Have you ever wished you could:
- be in two places at once?
- clone yourself to ensure you get everything done?
- slow time down so that you could achieve all you wanted?
- make time stand still so you could stay in the present moment forever?
- pop back in time to undo that embarrassing moment, or peek forward to see the result of a decision that is pending?
- choose both options and follow each through consecutively, as in parallel universes?
Multiple invitations or engagements often occur on the same date. Deciding between desired activities is not always easy. Cloning would make choosing unnecessary. Additionally, sending a clone to an unpleasant but unavoidable engagement could also be desirable.
Sometimes the number of must-do tasks can be overwhelming. The ability to engage the assistance of clones, especially to complete less desirable tasks would be great.
Time travel, wormholes and parallel universes are the stuff of science fiction; and while I am not a fan of the science fiction genre, I wouldn’t mind having access to some of its features. However, whether any, or which, of those features ever move from science fiction to science fact remains to be seen.
The power of imagination to drive creativity and innovation cannot be overstated. Much of what we now accept as commonplace was once a part of science fiction. Imagination, the stuff of science fiction and scientific exploration and investigation, has brought them to reality.
You are probably familiar with following quote, initially attributed to George Bernard Shaw but also made famous by Robert F. Kennedy:
“Some men see things as they are and say why. I dream things that never were and say why not.”
These words highlight the importance of questioning to stimulate imagination, and when paired with creative thinking, innovation can occur.
Einstein said that,
“Imagination is more important than knowledge. For knowledge is limited to all we now know and understand, while imagination embraces the entire world, and all there ever will be to know and understand.”
He also said that,
“Education is what remains after one has forgotten everything he learned in school.”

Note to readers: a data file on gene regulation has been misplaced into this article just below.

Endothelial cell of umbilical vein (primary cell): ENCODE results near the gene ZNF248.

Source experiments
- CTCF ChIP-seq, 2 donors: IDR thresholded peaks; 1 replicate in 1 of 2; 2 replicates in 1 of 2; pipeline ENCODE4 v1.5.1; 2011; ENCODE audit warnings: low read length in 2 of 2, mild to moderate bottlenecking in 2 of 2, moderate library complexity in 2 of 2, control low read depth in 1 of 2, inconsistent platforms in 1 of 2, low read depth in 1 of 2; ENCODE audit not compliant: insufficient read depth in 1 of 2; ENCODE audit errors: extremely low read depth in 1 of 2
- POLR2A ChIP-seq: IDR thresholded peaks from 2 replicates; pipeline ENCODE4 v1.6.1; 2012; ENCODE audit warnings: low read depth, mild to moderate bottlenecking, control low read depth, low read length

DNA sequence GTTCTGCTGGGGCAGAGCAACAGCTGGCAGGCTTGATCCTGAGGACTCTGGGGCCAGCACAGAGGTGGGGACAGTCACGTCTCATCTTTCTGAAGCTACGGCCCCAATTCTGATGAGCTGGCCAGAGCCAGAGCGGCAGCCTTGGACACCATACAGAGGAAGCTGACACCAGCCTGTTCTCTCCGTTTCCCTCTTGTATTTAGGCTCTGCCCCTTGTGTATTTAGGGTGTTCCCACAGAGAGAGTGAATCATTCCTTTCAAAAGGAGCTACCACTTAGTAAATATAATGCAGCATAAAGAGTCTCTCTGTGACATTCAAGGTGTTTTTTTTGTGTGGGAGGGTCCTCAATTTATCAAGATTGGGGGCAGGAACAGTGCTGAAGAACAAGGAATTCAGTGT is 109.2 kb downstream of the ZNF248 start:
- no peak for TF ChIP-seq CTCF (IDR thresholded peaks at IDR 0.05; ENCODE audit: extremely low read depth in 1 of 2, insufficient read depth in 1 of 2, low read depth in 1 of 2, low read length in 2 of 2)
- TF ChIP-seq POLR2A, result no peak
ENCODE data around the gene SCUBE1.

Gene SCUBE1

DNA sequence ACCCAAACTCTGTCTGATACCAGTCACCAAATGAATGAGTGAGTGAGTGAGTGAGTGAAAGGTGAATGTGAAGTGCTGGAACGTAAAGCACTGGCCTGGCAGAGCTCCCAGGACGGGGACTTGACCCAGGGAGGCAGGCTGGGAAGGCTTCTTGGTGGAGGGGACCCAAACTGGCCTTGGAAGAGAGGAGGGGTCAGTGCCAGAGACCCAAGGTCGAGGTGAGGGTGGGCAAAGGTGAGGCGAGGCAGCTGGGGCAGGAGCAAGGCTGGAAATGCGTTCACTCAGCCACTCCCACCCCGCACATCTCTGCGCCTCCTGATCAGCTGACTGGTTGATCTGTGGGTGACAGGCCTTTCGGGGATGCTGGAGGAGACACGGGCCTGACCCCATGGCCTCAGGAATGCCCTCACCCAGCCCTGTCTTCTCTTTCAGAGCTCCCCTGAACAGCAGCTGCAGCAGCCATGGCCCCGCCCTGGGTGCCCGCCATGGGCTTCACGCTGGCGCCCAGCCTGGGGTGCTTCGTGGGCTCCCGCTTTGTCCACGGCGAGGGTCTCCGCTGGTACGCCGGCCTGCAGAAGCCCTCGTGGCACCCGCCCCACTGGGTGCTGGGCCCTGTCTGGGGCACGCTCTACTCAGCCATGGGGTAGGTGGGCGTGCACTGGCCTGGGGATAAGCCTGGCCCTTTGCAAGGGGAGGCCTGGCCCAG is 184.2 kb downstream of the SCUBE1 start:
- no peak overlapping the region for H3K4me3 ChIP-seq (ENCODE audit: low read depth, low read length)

Although I cannot be certain, from those quotes, what Einstein’s attitude to the current trends in schooling would be (he did attend school and was very advanced in maths and sciences but did not perform so well in the humanities) I think he would not favour a content-driven curriculum which excluded opportunities for imagination and creativity.
On the other hand, Thomas Edison, the world’s most prolific inventor, was mostly educated at home by his mother who was able to encourage his experimentation and love of learning. He said,
“To invent, you need a good imagination and a pile of junk.”
If these significant thinkers of the 20th century, each of whom followed different educational pathways, recognise the importance of imagination, why would anyone argue against it?
Charli Mills at Carrot Ranch Communications certainly doesn’t. As a fiction writer she embraces imagination. It is the tool of her trade, creating stories where before there were none. This week her challenge is to In 99 words (no more, no less) craft a multiverse situation, setting or character(s)
Now the term ‘multiverse’ takes me back to the science fiction genre: wormholes, parallel universes and time travel, for example. I’m not sure how well I’ll do with this unfamiliar genre, but I will call upon my imagination and give it a try. See what you think – does my piece fit the criteria?
All night Leone had huddled in line, sleepless with excitement, waiting for the release.
Now she had them! Clone pills!
‘Take one with water. Cloning occurs in 30 minutes and lasts 24 hours.’
Leone swallowed one tablet, then another, and another; ignoring the small print: ‘Do not take multiple tablets. Effects are unpredictable.’
When three clones appeared she instructed:
“1. Clean the house. 2. Exercise. 3. Weed the garden.”
She flopped on the couch. “Now to read.”
But — their hands grabbed for her book, pulling her hair and clawing her eyes.
“Me read! Me read! Me read!”
Thanks for reading. I appreciate your feedback. Please share your thoughts about any aspect of this article or my multiverse flash.